Disaster Prep For The Rest Of Us
by Dave Robinson
Originally published July 07, 2014
I shamelessly admit to being completely fascinated by gadgets. Of course you realize one man’s gadget is another man’s necessity! But new technology in the area of survival, navigation and the general outdoors always gets my attention. Global Positioning System technology has been around in one form or another since 1973, but has only been in the past 15 years it has been available to civilians.
GPS technology works something like this: There are 31 satellites circling the globe right this minute, sending signals to planet Earth. GPS receivers interpret the signals of at least four satellites and, using triangulation, calculate location, speed, altitude and direction for us. Depending on how well we can manage our GPS receivers we can find our way to grandma’s house, the nearest Taco Bell, or any address we program into it.
A couple of summers ago we took our grandkids to San Francisco. Not knowing my way around the city, I took along my GPS. It helped us drive right to our hotel, the attractions we wanted to visit and even happily guided us to the most direct route out of town and back to Oregon. There was never a mis-step.
As with any technology, however, there is alway a weakness. I have found if I program it with my home address, the unit I have will guide me right past my driveway and I’ll wind up about a mile away. On another occasion if I had followed its explicit directions, I’d have turned left, directly into a river. A recent news article in the Portland area, reported a motorist was following his GPS and found himself stuck on an impassable logging road. (He was driving a front-wheel drive, sub-compact car. Hmm.)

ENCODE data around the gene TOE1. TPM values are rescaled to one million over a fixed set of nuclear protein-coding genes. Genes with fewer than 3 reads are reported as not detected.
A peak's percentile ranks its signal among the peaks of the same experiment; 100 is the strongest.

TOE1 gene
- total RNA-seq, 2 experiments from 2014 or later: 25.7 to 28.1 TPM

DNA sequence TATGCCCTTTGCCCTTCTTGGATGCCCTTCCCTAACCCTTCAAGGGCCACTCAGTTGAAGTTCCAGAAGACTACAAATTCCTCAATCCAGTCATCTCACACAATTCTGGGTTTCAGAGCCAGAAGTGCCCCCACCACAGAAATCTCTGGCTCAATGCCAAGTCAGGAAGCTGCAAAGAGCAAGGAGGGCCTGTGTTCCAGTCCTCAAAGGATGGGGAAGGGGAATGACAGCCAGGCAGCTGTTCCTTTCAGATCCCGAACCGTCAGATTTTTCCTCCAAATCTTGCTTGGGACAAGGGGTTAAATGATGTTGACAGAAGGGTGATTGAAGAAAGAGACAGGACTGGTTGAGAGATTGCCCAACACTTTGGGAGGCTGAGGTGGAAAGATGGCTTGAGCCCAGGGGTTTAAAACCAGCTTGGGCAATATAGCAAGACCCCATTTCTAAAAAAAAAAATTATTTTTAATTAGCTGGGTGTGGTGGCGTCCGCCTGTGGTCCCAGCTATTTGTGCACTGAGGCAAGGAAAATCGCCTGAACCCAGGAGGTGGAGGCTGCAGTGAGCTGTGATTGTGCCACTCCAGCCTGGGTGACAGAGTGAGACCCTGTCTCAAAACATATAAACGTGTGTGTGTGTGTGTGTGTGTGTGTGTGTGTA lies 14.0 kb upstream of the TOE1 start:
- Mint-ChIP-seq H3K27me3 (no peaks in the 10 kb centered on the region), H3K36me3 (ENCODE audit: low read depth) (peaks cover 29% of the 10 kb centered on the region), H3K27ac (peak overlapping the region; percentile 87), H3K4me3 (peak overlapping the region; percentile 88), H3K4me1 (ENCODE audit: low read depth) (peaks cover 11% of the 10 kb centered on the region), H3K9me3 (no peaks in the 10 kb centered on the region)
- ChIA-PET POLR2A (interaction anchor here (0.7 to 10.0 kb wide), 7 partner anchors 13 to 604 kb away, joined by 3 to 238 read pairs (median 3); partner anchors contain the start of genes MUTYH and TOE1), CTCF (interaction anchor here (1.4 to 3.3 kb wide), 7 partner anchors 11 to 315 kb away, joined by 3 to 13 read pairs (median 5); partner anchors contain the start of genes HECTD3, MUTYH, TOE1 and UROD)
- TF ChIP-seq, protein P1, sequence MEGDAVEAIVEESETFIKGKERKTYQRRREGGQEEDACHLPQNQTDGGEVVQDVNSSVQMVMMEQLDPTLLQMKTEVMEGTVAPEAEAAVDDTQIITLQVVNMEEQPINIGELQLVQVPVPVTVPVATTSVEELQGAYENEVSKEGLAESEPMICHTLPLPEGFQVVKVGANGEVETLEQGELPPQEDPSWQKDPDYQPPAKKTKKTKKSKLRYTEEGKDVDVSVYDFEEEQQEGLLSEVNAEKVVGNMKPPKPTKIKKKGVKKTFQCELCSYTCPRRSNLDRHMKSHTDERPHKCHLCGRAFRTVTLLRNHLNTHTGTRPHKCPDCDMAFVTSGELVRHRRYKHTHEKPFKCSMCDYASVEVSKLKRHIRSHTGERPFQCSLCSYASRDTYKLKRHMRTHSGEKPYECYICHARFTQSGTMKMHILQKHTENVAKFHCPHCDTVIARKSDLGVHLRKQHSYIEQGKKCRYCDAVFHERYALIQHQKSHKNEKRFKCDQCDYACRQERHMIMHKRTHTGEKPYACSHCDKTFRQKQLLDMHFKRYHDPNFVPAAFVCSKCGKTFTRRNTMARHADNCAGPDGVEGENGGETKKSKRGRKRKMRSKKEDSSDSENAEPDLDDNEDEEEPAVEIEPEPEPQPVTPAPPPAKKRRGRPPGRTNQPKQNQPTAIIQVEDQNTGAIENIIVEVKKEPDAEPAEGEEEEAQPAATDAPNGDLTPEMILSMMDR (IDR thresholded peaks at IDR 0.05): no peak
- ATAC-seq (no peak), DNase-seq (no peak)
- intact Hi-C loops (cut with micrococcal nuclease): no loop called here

The article went on to say, “ Search and rescue crews were able to reach him after a few hours.” They also mentioned it was an important reminder why drivers should always bring a good map and have plenty of supplies in their vehicles - especially if heading into the backcountry. This bit of wisdom was followed up with a suggestion to always tell someone your destination and route of travel. Pilots do the same by filing a flight plan.
There are several online accounts of GPS errors. One woman’s unit instructed her to drive 900 miles to her destination, when it should have read 90 miles. It took her over two days to realize she had a problem! Another (a man this time) was travelling from New York to Pennsylvania. His unit directed him to drive north when it should have taken him on a southerly route. He actually crossed over into Canada and ran into trouble with the authorities because he wasn’t supposed to be in the U.S. anyway! In some cases, common sense isn’t all that common!
Now that I have you confused, let me try to clarify. Programming errors by the manufacturer, user errors, atmospheric conditions, forest canopy, tall buildings and all manner of techno-gremlins can affect the accuracy of your GPS. Common sense has to prevail. If you’re out in the woods relying on the GPS to get you back to your rig, verify the readings with a compass every now and then.
Even with those issues, I continue to rely on my GPS. Along with a good dose of wisdom. I’ve spoken with many who own a unit, but admit they don’t know how to use it. First read the book, then practice with it until you are comfortable with its operation. Your confidence level will grow and before long you will know when to follow and when to ignore that left turn into the river!
As always, send your questions, comments and GPS stories to me at firstname.lastname@example.org.
Note: Dave Robinson is Bandon's Postmaster and has worked for the postal service for 30 years. He has a background in law enforcement, served in the Air Force in Vietnam, worked nine years for the Coos County Sheriff's Department, and serves on the Myrtle Point School Board, where he lives.
additional columns by Dave Robinson